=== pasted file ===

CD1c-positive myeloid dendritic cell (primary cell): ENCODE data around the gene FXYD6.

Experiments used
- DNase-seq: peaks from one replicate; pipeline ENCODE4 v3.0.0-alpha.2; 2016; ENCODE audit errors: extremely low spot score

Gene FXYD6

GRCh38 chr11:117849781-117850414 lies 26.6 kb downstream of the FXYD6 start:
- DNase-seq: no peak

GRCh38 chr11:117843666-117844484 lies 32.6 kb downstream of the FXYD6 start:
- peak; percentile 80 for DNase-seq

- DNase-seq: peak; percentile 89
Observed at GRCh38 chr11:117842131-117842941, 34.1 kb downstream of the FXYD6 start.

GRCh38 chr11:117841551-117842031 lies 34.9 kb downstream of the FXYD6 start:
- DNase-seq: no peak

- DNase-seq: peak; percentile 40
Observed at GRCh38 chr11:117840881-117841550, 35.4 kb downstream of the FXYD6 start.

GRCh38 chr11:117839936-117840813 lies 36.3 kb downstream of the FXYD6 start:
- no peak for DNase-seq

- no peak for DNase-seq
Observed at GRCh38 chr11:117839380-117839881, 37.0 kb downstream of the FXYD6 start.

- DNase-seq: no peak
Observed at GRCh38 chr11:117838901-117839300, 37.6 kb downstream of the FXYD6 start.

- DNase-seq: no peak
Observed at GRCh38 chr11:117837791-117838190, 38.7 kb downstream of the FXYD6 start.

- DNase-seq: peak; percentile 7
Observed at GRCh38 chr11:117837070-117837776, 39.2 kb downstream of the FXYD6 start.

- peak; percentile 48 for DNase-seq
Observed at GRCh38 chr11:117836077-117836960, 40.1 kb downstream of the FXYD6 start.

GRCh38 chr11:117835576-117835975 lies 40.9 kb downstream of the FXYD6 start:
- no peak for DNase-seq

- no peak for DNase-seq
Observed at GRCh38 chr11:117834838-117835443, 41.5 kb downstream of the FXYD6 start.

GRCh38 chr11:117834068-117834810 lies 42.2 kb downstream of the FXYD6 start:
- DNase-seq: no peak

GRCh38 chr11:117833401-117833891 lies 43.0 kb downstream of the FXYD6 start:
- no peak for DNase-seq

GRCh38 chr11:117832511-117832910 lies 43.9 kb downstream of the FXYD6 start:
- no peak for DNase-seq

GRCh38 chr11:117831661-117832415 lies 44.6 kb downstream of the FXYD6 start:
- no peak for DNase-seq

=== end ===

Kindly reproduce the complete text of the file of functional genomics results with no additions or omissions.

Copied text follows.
CD1c-positive myeloid dendritic cell (primary cell): ENCODE data around the gene FXYD6.

Experiments used
- DNase-seq: peaks from one replicate; pipeline ENCODE4 v3.0.0-alpha.2; 2016; ENCODE audit errors: extremely low spot score

Gene FXYD6

GRCh38 chr11:117849781-117850414 lies 26.6 kb downstream of the FXYD6 start:
- DNase-seq: no peak

GRCh38 chr11:117843666-117844484 lies 32.6 kb downstream of the FXYD6 start:
- peak; percentile 80 for DNase-seq

- DNase-seq: peak; percentile 89
Observed at GRCh38 chr11:117842131-117842941, 34.1 kb downstream of the FXYD6 start.

GRCh38 chr11:117841551-117842031 lies 34.9 kb downstream of the FXYD6 start:
- DNase-seq: no peak

- DNase-seq: peak; percentile 40
Observed at GRCh38 chr11:117840881-117841550, 35.4 kb downstream of the FXYD6 start.

GRCh38 chr11:117839936-117840813 lies 36.3 kb downstream of the FXYD6 start:
- no peak for DNase-seq

- no peak for DNase-seq
Observed at GRCh38 chr11:117839380-117839881, 37.0 kb downstream of the FXYD6 start.

- DNase-seq: no peak
Observed at GRCh38 chr11:117838901-117839300, 37.6 kb downstream of the FXYD6 start.

- DNase-seq: no peak
Observed at GRCh38 chr11:117837791-117838190, 38.7 kb downstream of the FXYD6 start.

- DNase-seq: peak; percentile 7
Observed at GRCh38 chr11:117837070-117837776, 39.2 kb downstream of the FXYD6 start.

- peak; percentile 48 for DNase-seq
Observed at GRCh38 chr11:117836077-117836960, 40.1 kb downstream of the FXYD6 start.

GRCh38 chr11:117835576-117835975 lies 40.9 kb downstream of the FXYD6 start:
- no peak for DNase-seq

- no peak for DNase-seq
Observed at GRCh38 chr11:117834838-117835443, 41.5 kb downstream of the FXYD6 start.

GRCh38 chr11:117834068-117834810 lies 42.2 kb downstream of the FXYD6 start:
- DNase-seq: no peak

GRCh38 chr11:117833401-117833891 lies 43.0 kb downstream of the FXYD6 start:
- no peak for DNase-seq

GRCh38 chr11:117832511-117832910 lies 43.9 kb downstream of the FXYD6 start:
- no peak for DNase-seq

GRCh38 chr11:117831661-117832415 lies 44.6 kb downstream of the FXYD6 start:
- no peak for DNase-seq